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Google

Submission + - Flash 10.1 on Google Nexus One & Motorola Droi (phlashers.com)

naz404 writes: Adobe has just released videos of the Google/HTC Nexus One & Motorola Droid running Flash Player 10.1 . Demoed on these Android 2.x phones are Flash-heavy websites as well as content from Flash game and animation portals.

Older versions of mobile Flash (Flash Lite (Actionscript 1/2.0 engine)) had always been a generation behind desktop Flash (Actionscript 3 engine) in terms of technology. Flash 10.1 is the 1st time mobile and desktop will have the same version of Flash Player.

Finally, users can experience the same Flash video, Flash games, animations (and unfortunately, banner ads) served on mobile phones without site owners/content authors having to create separate mobile versions for users to be able to view content.

Of course, running dynamic content like Flash on mobile devices means increased CPU & memory loads and there is a possibility that heavy content will hang/crash your device (this would happen to me on the One Laptop Per Child XO-1 machine (433MHz, 256MB RAM) when I visit Javascript/AJAX & Flash heavy sites like Facebook).

Hopefully Adobe works closely with manufacturers to give users the ability to halt heavy SWFs that can crash the phone. Also, developers of Flash-capable mobile browsers should allow users to manually disable Flash and Javascript (mobile Flashblock?). Crashing/Hanging/Slowdown *is* a valid reason for Apple not want Flash on the iPhone, but if users were given the ability to switch Flash on or off and proper warning, the ability to run Flash would be a big bonus and not at all a detriment because a whole world of new content *cough* addicting flash games *cough* would become available. (I believe Adobe already has a beta version of Flash running on the iPhone. Steve is just being a PITA that's why you don't see it yet)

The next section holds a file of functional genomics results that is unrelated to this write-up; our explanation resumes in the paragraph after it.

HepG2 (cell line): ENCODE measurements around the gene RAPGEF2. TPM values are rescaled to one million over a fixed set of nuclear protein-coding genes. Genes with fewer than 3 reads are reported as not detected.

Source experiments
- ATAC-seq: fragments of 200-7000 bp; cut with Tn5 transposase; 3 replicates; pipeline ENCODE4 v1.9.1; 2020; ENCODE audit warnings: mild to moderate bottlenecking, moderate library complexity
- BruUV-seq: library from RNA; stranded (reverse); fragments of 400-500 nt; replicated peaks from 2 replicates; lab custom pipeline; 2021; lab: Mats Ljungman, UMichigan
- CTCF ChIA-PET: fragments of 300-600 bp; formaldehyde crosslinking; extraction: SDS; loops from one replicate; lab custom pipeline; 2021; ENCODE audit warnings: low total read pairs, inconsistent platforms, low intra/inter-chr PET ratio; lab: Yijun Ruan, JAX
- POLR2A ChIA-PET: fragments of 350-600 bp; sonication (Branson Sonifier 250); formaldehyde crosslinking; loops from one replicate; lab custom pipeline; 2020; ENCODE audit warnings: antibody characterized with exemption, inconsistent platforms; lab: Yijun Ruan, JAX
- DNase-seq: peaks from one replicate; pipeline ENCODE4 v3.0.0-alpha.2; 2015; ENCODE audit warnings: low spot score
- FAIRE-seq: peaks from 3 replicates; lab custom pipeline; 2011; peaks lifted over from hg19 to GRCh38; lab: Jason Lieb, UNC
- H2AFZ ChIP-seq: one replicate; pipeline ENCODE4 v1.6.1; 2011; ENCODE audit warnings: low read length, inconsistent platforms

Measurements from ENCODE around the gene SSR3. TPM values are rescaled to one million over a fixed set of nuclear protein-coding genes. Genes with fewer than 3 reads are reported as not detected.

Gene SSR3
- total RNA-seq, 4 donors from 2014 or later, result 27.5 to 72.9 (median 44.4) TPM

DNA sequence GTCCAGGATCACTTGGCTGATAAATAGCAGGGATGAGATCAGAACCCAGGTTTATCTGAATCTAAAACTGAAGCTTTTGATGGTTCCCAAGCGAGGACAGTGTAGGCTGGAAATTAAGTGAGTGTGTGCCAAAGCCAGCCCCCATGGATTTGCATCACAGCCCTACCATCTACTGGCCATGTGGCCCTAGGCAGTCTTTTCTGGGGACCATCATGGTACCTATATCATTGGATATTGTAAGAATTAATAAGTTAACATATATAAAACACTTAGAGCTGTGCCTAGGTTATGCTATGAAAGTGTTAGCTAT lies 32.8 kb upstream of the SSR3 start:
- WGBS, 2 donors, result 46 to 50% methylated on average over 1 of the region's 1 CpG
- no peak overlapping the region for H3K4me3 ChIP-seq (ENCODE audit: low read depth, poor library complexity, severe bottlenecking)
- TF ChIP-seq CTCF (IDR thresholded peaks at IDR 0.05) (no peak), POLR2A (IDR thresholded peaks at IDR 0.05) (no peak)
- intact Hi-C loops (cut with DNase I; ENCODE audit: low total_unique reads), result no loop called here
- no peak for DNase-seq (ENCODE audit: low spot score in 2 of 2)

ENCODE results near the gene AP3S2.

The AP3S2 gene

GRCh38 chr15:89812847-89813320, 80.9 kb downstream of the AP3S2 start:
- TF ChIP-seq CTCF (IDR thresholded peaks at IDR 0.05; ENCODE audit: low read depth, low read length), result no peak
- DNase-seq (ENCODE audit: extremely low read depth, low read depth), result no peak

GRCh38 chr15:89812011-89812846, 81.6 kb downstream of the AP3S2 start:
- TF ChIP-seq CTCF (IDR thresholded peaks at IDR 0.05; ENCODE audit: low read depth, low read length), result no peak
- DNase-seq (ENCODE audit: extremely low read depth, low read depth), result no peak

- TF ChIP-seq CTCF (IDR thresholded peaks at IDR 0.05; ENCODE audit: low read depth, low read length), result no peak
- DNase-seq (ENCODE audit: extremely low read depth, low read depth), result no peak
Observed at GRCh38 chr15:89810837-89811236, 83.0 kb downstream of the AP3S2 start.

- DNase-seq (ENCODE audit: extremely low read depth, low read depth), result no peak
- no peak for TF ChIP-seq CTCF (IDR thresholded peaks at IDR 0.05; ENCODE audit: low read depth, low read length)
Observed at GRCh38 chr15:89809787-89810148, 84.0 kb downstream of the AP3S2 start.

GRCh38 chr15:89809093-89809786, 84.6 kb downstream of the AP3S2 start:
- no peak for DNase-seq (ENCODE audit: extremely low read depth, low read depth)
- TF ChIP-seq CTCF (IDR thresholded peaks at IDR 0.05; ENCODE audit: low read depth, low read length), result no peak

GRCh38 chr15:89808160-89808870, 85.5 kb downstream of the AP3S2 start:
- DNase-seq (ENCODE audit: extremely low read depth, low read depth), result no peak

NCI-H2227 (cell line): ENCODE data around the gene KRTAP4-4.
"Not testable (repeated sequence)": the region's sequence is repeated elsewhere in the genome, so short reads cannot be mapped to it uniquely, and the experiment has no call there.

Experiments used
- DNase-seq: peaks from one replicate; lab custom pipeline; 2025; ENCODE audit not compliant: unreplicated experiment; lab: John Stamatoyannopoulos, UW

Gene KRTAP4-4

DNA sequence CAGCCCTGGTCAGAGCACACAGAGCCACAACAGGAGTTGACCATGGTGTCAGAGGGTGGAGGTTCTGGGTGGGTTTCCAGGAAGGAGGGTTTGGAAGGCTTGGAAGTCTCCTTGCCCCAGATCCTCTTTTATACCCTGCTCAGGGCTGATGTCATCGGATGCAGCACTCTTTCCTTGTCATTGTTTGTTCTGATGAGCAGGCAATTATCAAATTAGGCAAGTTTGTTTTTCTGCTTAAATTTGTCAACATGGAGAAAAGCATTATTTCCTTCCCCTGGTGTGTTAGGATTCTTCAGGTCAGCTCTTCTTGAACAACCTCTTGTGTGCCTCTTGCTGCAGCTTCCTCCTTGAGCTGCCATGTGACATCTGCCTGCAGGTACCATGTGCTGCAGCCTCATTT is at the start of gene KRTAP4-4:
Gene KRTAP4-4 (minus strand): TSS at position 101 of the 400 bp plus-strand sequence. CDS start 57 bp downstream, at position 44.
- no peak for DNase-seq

Hardware

Submission + - Transparent OLED Screens (gizmodo.com.au) 3

benz001 writes: Gizmodo has just put up shots from CES of a proof of concept laptop with a working transparent OLED screen — Avatar's only been out for a few weeks and already their tech is bleeding through...now we just need it to be 3D.
Games

Brad Wardell's Plan To Save PC Gaming 250

A few weeks ago, we discussed Stardock CEO Brad Wardell's "Gamer's Bill of Rights," a proposal for removing some of the PC gaming industry's more obnoxious characteristics, such as annoying DRM and no-return policies. Shacknews sat down with Wardell for a lengthy interview in which he discussed his reasons for starting the project, how it's being received by game companies, and how he wants the gaming community to help. Quoting: "I've already gotten calls from Microsoft, from Take 2, and other publishers who are interested in moving forward on this. Obviously the first step is we have to really define these items. And I've had other developers and publishers who have come back and said, 'No, because it's not flexible enough.' For example, what happens if someone wants to do a policy where there's CD copy protection, but after the first month [consumers] can download a patch that gets rid of it. So obviously that's a perfectly good solution too, but our thing eliminates the ability to do that."

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